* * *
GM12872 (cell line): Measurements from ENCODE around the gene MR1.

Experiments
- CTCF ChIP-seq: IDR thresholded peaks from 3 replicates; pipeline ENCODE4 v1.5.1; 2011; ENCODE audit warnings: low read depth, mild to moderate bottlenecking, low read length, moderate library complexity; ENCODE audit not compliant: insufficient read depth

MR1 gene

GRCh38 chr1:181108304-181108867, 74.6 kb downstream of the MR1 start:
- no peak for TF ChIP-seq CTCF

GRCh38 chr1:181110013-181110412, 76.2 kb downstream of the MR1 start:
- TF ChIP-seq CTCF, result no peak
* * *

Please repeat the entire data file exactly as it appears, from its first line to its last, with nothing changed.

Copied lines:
GM12872 (cell line): Measurements from ENCODE around the gene MR1.

Experiments
- CTCF ChIP-seq: IDR thresholded peaks from 3 replicates; pipeline ENCODE4 v1.5.1; 2011; ENCODE audit warnings: low read depth, mild to moderate bottlenecking, low read length, moderate library complexity; ENCODE audit not compliant: insufficient read depth

MR1 gene

GRCh38 chr1:181108304-181108867, 74.6 kb downstream of the MR1 start:
- no peak for TF ChIP-seq CTCF

GRCh38 chr1:181110013-181110412, 76.2 kb downstream of the MR1 start:
- TF ChIP-seq CTCF, result no peak